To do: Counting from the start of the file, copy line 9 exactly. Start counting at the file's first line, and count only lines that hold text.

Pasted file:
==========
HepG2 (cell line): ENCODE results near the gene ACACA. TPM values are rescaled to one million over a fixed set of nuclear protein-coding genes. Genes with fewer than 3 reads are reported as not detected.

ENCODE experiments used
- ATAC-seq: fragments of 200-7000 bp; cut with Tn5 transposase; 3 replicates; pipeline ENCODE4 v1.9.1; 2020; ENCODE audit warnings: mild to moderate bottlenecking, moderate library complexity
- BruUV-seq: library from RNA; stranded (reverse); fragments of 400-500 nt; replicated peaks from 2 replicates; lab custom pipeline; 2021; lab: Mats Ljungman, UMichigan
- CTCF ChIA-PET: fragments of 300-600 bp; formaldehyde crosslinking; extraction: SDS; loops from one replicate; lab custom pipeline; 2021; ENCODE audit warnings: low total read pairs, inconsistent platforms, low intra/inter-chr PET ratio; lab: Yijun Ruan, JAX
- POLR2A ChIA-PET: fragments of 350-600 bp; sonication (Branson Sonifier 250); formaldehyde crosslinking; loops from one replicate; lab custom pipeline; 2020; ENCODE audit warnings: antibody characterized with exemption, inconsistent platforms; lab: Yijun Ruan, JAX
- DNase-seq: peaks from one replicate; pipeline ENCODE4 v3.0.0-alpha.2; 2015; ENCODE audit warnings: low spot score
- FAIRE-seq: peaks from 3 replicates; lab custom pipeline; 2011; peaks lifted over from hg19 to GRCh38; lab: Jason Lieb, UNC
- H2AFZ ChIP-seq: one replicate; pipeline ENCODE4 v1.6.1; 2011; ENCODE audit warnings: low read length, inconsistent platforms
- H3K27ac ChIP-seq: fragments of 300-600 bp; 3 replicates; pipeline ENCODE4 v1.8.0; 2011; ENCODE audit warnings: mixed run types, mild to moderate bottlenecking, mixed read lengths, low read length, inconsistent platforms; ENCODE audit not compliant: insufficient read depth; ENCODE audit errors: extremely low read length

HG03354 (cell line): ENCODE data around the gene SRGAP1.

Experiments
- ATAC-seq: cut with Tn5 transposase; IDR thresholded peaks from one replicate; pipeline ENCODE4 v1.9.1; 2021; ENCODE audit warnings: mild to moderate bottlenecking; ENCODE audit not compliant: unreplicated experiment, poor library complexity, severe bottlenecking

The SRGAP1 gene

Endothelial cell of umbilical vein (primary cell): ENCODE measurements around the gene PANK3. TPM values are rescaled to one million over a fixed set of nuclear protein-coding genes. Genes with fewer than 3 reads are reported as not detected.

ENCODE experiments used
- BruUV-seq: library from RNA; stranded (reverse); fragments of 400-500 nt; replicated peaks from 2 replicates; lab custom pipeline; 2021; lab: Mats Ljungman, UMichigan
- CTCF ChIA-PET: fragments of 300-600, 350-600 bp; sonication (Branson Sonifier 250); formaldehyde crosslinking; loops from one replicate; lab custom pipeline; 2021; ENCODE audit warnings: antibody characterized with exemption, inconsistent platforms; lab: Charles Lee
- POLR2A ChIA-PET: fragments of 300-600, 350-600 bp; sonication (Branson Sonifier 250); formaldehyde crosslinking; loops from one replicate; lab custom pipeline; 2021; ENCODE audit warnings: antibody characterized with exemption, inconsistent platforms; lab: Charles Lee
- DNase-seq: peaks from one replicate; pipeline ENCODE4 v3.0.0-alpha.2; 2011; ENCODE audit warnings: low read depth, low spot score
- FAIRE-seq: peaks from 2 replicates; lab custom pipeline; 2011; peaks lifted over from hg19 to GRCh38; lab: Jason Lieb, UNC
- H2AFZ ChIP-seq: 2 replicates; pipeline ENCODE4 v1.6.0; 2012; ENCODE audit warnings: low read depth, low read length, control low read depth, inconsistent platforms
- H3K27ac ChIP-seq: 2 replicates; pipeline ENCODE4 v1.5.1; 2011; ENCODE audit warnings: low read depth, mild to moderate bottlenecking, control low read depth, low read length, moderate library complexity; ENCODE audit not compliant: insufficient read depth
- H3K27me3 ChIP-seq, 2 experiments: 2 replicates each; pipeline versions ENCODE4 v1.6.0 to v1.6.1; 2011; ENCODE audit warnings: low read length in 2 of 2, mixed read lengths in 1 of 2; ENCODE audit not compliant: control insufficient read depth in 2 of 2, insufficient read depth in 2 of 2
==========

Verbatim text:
- H2AFZ ChIP-seq: one replicate; pipeline ENCODE4 v1.6.1; 2011; ENCODE audit warnings: low read length, inconsistent platforms